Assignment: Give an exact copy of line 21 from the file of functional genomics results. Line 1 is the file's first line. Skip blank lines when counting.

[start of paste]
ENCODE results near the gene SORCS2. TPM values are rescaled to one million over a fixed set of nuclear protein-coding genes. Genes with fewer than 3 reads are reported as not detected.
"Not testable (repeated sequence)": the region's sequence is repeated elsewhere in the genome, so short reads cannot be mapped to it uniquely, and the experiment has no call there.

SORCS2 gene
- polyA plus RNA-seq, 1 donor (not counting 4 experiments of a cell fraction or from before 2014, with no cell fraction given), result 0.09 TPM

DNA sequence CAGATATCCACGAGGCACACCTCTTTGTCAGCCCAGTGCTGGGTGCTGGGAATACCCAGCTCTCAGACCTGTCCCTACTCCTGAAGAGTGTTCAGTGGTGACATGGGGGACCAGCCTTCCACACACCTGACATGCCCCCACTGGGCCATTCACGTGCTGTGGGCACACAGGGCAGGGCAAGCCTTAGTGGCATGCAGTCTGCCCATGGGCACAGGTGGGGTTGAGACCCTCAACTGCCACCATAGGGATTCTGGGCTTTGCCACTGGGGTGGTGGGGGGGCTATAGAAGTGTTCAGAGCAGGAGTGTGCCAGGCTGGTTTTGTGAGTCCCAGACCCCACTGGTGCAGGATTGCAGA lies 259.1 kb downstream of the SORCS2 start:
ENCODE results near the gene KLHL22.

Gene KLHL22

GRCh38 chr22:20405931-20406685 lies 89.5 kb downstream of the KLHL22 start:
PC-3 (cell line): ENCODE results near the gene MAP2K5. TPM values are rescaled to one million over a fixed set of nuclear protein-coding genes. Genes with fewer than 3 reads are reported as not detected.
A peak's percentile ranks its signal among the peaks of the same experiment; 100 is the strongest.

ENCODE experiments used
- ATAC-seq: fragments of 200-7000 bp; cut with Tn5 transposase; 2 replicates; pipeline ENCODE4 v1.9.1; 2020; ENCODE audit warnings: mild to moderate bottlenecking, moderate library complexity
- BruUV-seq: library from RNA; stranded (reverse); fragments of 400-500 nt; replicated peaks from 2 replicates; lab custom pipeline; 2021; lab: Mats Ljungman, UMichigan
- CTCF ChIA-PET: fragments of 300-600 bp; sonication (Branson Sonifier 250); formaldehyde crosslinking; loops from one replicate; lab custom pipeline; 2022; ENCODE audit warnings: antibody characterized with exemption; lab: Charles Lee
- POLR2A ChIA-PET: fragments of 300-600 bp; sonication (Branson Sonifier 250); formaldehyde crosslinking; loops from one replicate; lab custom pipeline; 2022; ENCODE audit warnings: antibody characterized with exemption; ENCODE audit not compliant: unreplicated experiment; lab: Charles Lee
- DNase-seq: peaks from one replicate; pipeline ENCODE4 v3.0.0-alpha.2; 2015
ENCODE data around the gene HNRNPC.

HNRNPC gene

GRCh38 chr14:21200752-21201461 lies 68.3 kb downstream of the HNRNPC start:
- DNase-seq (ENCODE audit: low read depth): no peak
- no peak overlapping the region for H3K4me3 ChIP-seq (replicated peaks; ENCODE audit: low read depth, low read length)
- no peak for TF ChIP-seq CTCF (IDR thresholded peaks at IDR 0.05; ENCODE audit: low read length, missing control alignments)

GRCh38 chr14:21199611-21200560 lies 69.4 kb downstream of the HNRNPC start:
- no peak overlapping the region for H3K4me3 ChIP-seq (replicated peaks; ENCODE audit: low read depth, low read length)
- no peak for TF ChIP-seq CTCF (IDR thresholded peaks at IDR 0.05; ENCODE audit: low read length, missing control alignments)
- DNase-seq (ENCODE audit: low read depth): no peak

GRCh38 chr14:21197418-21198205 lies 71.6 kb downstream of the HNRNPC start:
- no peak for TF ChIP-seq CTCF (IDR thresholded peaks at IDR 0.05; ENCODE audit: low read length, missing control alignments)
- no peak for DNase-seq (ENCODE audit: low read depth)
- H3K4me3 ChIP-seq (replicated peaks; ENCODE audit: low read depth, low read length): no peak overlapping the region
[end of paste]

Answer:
- no peak overlapping the region for H3K4me3 ChIP-seq (replicated peaks; ENCODE audit: low read depth, low read length)